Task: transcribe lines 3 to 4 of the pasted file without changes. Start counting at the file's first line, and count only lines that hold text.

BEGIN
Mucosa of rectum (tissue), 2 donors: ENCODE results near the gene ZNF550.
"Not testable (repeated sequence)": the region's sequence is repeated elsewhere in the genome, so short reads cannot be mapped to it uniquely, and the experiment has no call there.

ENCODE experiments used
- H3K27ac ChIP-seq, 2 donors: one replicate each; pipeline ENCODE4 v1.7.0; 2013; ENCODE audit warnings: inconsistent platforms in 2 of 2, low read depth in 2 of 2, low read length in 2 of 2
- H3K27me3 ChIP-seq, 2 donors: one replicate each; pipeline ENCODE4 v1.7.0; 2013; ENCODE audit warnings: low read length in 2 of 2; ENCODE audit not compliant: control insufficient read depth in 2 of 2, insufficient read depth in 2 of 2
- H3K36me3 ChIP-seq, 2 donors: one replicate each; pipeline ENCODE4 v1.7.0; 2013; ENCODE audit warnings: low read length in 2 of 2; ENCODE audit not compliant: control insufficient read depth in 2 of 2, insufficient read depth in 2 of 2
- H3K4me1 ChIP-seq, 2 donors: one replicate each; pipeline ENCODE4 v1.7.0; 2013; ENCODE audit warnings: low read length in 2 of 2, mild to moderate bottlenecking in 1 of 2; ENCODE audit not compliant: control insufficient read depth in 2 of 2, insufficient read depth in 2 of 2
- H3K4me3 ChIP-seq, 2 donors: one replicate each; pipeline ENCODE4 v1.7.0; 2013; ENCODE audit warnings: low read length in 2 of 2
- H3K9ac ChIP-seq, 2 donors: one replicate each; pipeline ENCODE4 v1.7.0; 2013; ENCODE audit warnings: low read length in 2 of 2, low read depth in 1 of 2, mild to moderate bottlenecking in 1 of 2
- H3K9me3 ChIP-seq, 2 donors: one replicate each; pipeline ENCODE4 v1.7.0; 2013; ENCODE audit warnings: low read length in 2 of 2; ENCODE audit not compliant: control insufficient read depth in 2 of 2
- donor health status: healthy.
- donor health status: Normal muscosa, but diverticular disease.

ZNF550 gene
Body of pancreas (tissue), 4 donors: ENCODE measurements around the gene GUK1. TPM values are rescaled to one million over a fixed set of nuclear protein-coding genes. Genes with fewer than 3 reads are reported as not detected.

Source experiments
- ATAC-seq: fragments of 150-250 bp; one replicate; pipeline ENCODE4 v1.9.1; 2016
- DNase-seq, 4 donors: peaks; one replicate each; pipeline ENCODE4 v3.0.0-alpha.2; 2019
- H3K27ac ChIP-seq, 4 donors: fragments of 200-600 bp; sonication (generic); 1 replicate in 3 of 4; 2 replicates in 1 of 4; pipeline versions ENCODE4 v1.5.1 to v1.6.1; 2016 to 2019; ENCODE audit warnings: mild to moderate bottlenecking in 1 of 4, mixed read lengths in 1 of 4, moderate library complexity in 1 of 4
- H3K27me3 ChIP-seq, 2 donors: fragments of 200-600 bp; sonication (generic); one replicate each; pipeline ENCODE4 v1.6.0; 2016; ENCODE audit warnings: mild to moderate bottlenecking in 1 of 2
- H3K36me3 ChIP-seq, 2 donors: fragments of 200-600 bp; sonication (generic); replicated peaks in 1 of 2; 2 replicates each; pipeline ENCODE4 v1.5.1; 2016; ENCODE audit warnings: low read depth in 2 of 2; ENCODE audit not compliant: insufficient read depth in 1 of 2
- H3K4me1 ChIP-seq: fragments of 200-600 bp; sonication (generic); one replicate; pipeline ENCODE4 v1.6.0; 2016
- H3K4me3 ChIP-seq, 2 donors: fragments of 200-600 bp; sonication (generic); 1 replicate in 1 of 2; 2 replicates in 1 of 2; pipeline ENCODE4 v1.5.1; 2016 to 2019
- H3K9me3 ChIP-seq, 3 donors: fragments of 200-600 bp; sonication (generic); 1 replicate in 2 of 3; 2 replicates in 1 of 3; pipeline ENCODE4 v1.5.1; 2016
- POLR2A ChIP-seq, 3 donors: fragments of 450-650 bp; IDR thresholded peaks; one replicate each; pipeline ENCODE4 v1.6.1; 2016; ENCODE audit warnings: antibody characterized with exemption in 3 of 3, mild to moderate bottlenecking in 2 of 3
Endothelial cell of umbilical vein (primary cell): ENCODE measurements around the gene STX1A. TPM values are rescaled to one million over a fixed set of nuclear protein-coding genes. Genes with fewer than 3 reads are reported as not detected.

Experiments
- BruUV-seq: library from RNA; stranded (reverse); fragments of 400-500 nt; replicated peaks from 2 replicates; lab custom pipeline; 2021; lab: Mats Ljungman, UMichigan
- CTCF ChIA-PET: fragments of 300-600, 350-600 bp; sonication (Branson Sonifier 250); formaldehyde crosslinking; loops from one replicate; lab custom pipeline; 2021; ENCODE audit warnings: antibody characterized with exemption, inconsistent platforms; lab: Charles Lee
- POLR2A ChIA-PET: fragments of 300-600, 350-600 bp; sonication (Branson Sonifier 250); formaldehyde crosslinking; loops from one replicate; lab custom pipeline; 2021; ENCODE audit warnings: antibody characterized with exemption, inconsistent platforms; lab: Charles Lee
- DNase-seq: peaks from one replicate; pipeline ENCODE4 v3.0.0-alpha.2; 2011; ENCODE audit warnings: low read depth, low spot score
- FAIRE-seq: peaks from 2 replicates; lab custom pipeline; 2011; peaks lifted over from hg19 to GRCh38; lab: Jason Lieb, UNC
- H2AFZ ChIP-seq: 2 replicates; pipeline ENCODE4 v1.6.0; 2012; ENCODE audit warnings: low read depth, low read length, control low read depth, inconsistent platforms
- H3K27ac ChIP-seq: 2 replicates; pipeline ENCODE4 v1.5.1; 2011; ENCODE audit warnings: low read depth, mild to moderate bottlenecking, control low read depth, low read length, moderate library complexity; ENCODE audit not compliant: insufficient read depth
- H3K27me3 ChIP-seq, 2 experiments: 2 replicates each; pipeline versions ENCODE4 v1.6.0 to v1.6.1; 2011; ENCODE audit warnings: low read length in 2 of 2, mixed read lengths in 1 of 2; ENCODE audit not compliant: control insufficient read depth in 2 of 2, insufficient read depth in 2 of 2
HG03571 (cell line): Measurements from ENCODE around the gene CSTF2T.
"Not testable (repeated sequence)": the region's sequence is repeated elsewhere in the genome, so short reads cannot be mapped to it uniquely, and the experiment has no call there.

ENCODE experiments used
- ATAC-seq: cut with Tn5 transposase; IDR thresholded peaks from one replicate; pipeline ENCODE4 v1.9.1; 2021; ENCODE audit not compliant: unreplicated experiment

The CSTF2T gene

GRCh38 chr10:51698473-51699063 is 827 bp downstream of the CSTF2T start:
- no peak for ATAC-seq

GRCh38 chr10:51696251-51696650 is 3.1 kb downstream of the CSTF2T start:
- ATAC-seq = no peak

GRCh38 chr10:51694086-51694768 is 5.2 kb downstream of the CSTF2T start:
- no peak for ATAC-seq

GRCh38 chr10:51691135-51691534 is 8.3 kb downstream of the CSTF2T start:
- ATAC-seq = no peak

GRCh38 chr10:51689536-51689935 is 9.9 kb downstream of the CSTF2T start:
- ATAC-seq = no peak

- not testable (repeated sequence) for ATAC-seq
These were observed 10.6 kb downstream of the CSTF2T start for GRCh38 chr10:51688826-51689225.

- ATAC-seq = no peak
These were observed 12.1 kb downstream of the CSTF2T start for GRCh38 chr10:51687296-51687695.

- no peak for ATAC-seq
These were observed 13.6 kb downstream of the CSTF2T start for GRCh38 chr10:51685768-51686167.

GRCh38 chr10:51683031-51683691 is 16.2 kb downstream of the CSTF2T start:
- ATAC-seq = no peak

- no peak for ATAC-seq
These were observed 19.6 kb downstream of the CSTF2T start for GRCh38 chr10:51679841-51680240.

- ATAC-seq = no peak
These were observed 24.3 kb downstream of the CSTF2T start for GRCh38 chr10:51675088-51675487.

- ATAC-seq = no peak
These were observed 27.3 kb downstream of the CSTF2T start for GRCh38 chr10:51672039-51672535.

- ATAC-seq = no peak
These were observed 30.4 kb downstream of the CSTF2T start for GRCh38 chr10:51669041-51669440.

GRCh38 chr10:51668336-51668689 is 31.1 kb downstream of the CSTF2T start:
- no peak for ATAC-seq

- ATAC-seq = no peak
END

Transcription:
ENCODE experiments used
- H3K27ac ChIP-seq, 2 donors: one replicate each; pipeline ENCODE4 v1.7.0; 2013; ENCODE audit warnings: inconsistent platforms in 2 of 2, low read depth in 2 of 2, low read length in 2 of 2